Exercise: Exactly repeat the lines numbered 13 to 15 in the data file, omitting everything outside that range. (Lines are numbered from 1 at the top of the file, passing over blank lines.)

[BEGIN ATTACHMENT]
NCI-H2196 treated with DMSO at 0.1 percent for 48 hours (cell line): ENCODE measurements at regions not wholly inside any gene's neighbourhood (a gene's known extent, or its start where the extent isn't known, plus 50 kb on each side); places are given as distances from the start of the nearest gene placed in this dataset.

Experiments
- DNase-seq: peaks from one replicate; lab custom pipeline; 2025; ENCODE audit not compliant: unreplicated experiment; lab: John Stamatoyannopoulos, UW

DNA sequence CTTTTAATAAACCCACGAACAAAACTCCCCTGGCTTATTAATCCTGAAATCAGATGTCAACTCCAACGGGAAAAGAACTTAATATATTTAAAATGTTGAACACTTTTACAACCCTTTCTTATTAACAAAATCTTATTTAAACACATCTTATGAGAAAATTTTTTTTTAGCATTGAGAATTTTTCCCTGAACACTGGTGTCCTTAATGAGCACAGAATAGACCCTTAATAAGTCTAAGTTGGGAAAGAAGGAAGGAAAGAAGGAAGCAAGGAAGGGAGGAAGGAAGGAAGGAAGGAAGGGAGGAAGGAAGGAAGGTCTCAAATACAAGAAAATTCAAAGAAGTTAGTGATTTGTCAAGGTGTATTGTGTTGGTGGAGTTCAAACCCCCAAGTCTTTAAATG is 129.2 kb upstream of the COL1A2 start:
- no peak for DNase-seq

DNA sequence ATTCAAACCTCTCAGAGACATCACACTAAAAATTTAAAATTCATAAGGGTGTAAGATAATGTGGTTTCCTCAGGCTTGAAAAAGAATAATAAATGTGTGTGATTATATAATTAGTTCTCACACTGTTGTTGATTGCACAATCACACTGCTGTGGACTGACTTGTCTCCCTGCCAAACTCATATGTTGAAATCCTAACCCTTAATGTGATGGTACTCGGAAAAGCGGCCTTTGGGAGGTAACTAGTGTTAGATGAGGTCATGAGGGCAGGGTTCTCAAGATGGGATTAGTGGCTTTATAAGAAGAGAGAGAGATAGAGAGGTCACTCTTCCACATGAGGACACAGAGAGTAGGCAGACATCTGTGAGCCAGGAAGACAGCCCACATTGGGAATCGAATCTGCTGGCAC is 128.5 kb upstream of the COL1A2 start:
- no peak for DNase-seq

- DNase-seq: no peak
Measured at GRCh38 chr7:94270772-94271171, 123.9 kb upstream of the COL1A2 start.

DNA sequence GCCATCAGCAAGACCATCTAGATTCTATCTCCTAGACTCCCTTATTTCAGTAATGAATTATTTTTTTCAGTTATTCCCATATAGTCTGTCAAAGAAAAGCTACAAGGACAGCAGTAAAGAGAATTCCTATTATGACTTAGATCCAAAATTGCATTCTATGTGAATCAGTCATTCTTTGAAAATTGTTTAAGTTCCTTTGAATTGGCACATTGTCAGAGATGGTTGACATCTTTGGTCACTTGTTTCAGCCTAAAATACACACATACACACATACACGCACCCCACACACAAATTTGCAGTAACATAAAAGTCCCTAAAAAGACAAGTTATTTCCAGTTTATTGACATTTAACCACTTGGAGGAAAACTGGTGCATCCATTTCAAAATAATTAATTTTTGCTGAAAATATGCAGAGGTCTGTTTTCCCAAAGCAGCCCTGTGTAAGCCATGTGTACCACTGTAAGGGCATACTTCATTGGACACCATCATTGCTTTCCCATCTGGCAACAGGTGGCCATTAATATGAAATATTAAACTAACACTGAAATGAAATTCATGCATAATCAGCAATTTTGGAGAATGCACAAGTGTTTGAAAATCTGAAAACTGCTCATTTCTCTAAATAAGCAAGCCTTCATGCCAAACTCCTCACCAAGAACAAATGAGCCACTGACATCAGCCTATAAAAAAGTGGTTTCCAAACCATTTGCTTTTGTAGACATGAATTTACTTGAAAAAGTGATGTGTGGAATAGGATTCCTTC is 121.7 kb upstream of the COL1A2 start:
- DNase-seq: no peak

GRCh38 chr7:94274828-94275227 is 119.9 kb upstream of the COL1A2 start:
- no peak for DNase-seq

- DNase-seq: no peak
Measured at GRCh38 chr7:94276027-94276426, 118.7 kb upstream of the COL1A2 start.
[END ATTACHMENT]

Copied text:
- no peak for DNase-seq

- DNase-seq: no peak
Measured at GRCh38 chr7:94276027-94276426, 118.7 kb upstream of the COL1A2 start.